Moving from C-PACS to CVIS

Beth Israel Deaconess Medical Center in Boston also is in a state of IT transition. The institution has a huge investment in an infrastructure that supports proprietary homegrown information systems. One of the challenges is to interface standardized systems into the proprietary environment, says Marion, who has done consulting work for Beth Israel.

The facility has an excellent structure that supports two physician web portals for inputting or viewing exam results. The cath lab report in the hemodynamic system, however, has to be manually transferred into the hospital information system (HIS) for it to be accessible via the web portals. This type of system worked well when reports were mainly textual. Today’s CVIS, however, offers the capability to include more graphical aspects, such as images and diagrams, into a report. Rather than update the C-PACS at Beth Israel, Marion’s advice was to move from a C-PACS and independent reporting environment to a full CVIS environment.

Even the CVIS of yesterday looks different from the CVIS of tomorrow. The current emphasis is to incorporate patient data from when the patient is in the hospital—cath lab reports, echocardiograms and/or vascular services. The next step, however, is to incorporate information from the patient’s ancillary services, including cardiopulmonary, rehabilitation and implantable cardioverter defibrillator (ICD) follow-ups, among others. “There is continuum in terms of patient care in cardiology and ancillary services need to access—and potentially input—patient data into the CVIS,” Marion says.

The CVIS is more than a technology to capture information; it also can be used as a patient and department management tool. From a patient management perspective, cardiac rehab specialists, for example, may want to review the last ECG or input progress notes. In the context of department management, facilities in competitive markets may want to know how they do in terms of services compared to other service options that referrals might have. Detailed statistical data gleaned from a CVIS can help facilities and practices determine if they are meeting its growth objectives and, thereby, manage the operation more efficiently. The CVIS also can be used to capture data for government incentives regarding quality metrics.

Some of the larger vendors have recognized the value of the “holistic” approach to the continuum of care. Philips Healthcare, for example, last year purchased Tomcat Systems, a developer of CVIS. Tomcat’s software connects with different clinical information systems and with systems from other vendors. It also provides scheduling, staff and resource management, cost capturing, and the generation of reports and statistical information.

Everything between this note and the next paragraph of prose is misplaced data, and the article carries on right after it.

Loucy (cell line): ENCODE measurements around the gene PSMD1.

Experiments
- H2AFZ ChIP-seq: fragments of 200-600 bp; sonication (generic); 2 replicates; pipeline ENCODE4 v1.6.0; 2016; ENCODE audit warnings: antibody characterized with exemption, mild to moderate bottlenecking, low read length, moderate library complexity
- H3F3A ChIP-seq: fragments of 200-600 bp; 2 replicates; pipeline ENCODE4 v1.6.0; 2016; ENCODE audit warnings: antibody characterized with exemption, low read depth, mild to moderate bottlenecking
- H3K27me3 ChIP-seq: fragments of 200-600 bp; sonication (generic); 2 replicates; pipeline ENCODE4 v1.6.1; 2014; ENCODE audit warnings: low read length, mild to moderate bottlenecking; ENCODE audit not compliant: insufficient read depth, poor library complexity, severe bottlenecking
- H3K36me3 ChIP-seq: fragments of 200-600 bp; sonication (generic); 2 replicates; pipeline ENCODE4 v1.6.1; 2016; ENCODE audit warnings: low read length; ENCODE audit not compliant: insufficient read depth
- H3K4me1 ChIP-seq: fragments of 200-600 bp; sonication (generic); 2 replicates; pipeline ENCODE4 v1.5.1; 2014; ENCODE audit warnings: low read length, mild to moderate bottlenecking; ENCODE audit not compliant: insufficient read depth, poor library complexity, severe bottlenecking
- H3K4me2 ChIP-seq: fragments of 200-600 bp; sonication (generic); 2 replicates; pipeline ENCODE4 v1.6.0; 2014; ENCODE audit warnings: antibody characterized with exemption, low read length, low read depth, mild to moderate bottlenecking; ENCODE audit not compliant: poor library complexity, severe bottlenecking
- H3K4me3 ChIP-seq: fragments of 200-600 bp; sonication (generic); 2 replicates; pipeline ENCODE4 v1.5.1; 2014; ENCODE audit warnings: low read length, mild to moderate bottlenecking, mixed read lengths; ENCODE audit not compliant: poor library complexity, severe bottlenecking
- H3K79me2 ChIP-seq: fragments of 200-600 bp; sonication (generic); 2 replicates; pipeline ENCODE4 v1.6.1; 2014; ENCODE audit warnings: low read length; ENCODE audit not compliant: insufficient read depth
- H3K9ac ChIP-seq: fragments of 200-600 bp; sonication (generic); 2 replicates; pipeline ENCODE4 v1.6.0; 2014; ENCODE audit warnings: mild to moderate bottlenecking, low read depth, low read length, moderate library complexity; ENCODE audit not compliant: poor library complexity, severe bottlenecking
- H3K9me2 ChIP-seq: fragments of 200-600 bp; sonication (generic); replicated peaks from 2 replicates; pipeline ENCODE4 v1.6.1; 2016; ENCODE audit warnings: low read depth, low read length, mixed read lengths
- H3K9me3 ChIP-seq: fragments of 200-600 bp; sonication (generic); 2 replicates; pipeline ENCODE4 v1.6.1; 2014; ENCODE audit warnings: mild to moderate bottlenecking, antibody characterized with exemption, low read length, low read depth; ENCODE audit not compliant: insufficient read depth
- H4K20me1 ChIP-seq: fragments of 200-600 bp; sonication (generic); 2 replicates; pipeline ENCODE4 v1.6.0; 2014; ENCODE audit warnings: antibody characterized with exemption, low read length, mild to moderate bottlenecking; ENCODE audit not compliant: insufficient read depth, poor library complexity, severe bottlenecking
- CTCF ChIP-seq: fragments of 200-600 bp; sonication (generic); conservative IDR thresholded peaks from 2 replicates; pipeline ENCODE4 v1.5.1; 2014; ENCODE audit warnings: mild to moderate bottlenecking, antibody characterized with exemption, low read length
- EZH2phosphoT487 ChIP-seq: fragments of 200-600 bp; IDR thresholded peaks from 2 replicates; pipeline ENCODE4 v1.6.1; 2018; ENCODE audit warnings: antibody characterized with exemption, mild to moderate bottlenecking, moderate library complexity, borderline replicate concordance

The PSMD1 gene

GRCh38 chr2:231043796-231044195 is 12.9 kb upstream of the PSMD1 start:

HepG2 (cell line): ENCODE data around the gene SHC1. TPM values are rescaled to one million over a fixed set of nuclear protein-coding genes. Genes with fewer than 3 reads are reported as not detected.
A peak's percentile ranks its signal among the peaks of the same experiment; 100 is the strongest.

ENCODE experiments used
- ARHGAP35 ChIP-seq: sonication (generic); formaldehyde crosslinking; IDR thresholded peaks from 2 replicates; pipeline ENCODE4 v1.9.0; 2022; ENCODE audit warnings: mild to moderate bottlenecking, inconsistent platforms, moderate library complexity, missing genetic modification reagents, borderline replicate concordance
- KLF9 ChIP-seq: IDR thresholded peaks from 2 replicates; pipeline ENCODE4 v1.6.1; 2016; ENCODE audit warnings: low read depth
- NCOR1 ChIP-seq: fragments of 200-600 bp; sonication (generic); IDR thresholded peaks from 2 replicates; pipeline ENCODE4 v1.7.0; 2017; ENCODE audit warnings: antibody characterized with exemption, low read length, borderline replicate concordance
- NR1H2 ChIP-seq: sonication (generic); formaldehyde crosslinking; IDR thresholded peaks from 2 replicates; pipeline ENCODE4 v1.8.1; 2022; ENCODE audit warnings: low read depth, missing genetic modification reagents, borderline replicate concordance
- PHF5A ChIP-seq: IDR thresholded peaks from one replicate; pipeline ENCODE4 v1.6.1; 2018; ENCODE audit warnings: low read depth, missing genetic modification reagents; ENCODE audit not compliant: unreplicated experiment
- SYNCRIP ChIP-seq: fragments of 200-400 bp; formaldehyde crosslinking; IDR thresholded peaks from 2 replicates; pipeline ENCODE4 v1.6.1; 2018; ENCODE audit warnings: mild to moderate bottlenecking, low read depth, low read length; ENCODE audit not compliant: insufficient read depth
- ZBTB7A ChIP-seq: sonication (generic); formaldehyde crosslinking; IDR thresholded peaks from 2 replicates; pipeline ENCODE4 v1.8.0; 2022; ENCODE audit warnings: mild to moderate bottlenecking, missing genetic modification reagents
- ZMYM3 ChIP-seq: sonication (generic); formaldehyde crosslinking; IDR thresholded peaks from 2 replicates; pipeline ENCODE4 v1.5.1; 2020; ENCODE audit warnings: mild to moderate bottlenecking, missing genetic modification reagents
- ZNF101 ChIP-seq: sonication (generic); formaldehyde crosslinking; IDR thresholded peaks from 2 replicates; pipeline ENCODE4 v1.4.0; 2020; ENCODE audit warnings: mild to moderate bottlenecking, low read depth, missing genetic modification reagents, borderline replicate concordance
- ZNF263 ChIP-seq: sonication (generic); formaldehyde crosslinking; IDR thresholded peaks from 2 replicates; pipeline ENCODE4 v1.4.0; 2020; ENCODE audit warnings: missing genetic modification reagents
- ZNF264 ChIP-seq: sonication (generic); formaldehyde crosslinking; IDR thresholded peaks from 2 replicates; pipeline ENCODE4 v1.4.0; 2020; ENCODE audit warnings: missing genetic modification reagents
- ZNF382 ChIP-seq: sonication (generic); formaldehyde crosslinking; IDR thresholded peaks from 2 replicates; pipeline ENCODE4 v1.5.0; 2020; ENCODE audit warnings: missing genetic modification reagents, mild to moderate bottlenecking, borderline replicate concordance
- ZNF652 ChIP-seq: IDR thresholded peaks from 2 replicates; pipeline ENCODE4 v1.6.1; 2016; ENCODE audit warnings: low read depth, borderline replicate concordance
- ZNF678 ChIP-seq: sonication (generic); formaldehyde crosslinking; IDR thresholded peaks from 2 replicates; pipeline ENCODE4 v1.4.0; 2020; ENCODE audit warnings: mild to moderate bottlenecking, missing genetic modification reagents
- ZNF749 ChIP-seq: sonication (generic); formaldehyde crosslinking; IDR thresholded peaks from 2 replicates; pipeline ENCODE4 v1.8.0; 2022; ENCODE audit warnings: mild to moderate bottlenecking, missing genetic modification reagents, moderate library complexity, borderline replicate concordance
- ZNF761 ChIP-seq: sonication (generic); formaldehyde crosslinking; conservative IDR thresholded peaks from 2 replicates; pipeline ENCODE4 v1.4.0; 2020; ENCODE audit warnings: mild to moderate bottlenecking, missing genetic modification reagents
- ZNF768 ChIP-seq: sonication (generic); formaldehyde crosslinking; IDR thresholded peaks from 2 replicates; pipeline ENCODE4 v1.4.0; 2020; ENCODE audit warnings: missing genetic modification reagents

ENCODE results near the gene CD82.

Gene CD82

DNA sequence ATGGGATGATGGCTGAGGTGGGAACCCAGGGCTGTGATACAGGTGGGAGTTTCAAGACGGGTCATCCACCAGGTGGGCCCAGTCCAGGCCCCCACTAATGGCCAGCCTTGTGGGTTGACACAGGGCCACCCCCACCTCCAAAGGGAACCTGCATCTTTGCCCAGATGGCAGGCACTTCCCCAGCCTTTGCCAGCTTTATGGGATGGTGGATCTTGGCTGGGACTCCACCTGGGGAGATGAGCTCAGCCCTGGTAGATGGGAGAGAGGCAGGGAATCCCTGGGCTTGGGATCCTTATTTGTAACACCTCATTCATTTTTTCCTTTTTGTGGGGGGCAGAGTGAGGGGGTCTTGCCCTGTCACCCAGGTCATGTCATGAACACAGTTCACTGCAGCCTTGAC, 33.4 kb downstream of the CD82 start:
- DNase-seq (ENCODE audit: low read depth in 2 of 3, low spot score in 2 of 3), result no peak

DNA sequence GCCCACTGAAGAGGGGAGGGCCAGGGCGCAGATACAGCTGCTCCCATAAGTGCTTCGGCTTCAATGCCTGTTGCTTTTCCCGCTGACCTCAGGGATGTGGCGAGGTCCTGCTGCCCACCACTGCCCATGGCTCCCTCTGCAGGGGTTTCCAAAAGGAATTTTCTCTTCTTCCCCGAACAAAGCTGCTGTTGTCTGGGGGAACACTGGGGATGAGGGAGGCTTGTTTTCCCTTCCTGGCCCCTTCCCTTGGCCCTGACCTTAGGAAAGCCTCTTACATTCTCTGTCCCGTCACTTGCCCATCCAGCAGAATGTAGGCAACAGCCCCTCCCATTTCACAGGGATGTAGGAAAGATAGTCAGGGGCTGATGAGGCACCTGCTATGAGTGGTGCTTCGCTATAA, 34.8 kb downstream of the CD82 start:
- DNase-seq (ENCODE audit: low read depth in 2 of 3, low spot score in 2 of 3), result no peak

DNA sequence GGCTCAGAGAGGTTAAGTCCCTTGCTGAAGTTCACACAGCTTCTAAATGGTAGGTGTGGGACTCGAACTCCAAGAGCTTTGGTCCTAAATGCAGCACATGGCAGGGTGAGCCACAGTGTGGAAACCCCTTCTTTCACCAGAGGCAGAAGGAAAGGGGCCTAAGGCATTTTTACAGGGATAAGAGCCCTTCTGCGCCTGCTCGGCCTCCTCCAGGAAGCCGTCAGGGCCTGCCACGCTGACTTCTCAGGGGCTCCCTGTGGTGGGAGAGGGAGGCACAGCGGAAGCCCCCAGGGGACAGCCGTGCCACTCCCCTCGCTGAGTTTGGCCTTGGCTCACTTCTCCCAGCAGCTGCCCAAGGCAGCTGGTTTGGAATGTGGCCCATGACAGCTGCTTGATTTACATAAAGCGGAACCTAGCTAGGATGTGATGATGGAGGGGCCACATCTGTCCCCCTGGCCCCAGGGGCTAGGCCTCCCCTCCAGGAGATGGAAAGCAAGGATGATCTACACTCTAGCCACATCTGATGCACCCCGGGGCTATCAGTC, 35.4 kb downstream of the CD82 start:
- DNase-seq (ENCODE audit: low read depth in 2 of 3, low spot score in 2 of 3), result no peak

Enhanced efficiency and operations

North Shore Hospital-Long Island Jewish Health System (NS-LIJ) is a 21st century mega-enterprise. The integrated delivery network is spread across Long Island, Staten Island and Queens and encompasses 15 hospitals as well as multiple affiliates and centers of excellence. The system employs 1,200 physicians and maintains referral relationships with nearly 10,000 physicians.

North Shore University Hospital, the system’s largest hospital, includes nine cardiac catheterization labs; in 2007, 50 physicians completed more than 3,000 interventions, placing more than 10,000 stents. Cath image volume amounts to nearly 45,000 studies annually.

Two of the IT solutions helping NS-LIJ remain at the forefront of cardiac care are GE Healthcare Cardiology DMS Solution and GE ?Centricity CVPACS Solution. The health system deployed the combined cardiovascular information technology (CVIT) solution to tackle the universal challenges of cardiac image and data management.

CVIT provides efficient access to images and reports throughout the enterprise at workstations in the department, cath labs and physicians’ offices. The reporting embeds flexible structured reporting that grows as cardiologists use the system. It also automatically captures all New York state-required quality reporting elements—approximately 75 field entries—for each coronary intervention.

CVIS offers cardiology departments an IT tool to improve patient care, workflow and other key metrics. Implementing a system, however, is a multi-faceted process that requires hospitals to analyze, and often, update IT infrastructure, particularly storage and networking. Designing the storage system requires close collaboration between cardiac imaging and IT. Sites need to understand cardiac imaging volume, how long they want to retain data and how quickly physicians need to be able to retrieve data and design storage infrastructure to meet those needs in the most efficient way possible, says CIO John Bosco. The network presents a similar challenge. That is, facilities need to establish how quickly images need to move from place to place to determine network bandwidth, switches and redundancy needs.

Cardiology at the crossroads

Cardiology has reached a tipping point. The volume of data, including images, has exploded. Managing and making use of the data without IT represents a nearly insurmountable challenge. Robust CVIS solutions offer a new and improved model. Aspects to consider when evaluating CVIS solutions include:

  • Useability—Many physicians at different levels require information from the system.
  • Speed and the user interface—Reporting common items such as Plavix (oral antiplatelet) administration should take one click, not three steps.
  • Reporting should be immediate, robust and flexible—As procedures change, the system must adapt.
  • Involve and satisfy the three key stakeholders—Cardiac administration, cardiology clinicians and IT.

About Adam Chee

Health Informatician
This entry was posted in Blog - Health IT. Bookmark the permalink.